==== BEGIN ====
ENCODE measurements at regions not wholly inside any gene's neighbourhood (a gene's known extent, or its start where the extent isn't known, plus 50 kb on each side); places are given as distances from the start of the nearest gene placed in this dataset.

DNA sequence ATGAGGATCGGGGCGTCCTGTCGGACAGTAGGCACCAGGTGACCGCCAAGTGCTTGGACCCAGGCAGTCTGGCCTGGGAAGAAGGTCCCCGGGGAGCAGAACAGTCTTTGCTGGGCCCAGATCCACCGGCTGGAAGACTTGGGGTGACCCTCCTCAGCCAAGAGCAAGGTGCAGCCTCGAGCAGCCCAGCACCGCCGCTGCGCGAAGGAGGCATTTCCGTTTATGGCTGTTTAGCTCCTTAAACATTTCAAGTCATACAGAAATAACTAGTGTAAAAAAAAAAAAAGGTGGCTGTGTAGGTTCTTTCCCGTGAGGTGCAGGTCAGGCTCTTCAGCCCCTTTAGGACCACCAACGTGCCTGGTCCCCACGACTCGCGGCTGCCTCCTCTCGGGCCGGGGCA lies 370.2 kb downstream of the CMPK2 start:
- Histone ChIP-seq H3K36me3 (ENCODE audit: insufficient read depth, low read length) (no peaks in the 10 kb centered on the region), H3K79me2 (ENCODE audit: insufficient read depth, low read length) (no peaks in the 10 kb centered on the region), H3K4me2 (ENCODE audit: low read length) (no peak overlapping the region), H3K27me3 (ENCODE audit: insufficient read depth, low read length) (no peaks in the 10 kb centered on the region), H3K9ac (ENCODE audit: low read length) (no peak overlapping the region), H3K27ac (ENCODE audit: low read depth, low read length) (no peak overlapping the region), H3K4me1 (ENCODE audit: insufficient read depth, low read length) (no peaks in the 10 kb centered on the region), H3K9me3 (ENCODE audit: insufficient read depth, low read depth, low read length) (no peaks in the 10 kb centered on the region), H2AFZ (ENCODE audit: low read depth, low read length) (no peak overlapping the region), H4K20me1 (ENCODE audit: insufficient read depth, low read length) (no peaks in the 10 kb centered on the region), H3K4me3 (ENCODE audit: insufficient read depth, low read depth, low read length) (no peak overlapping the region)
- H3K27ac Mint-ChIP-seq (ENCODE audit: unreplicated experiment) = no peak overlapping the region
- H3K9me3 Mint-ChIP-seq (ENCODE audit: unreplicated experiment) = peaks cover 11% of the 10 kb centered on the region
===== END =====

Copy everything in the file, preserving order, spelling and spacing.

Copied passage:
ENCODE measurements at regions not wholly inside any gene's neighbourhood (a gene's known extent, or its start where the extent isn't known, plus 50 kb on each side); places are given as distances from the start of the nearest gene placed in this dataset.

DNA sequence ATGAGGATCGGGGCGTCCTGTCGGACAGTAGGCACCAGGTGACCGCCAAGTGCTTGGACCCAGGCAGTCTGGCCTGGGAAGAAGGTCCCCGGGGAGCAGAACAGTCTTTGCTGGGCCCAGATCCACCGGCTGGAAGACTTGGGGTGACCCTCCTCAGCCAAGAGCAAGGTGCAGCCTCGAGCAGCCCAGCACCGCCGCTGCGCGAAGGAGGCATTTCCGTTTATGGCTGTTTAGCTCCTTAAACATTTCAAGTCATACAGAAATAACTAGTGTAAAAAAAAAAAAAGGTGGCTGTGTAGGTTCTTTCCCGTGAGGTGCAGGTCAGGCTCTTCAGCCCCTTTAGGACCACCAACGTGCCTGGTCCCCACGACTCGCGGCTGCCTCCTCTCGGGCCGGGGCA lies 370.2 kb downstream of the CMPK2 start:
- Histone ChIP-seq H3K36me3 (ENCODE audit: insufficient read depth, low read length) (no peaks in the 10 kb centered on the region), H3K79me2 (ENCODE audit: insufficient read depth, low read length) (no peaks in the 10 kb centered on the region), H3K4me2 (ENCODE audit: low read length) (no peak overlapping the region), H3K27me3 (ENCODE audit: insufficient read depth, low read length) (no peaks in the 10 kb centered on the region), H3K9ac (ENCODE audit: low read length) (no peak overlapping the region), H3K27ac (ENCODE audit: low read depth, low read length) (no peak overlapping the region), H3K4me1 (ENCODE audit: insufficient read depth, low read length) (no peaks in the 10 kb centered on the region), H3K9me3 (ENCODE audit: insufficient read depth, low read depth, low read length) (no peaks in the 10 kb centered on the region), H2AFZ (ENCODE audit: low read depth, low read length) (no peak overlapping the region), H4K20me1 (ENCODE audit: insufficient read depth, low read length) (no peaks in the 10 kb centered on the region), H3K4me3 (ENCODE audit: insufficient read depth, low read depth, low read length) (no peak overlapping the region)
- H3K27ac Mint-ChIP-seq (ENCODE audit: unreplicated experiment) = no peak overlapping the region
- H3K9me3 Mint-ChIP-seq (ENCODE audit: unreplicated experiment) = peaks cover 11% of the 10 kb centered on the region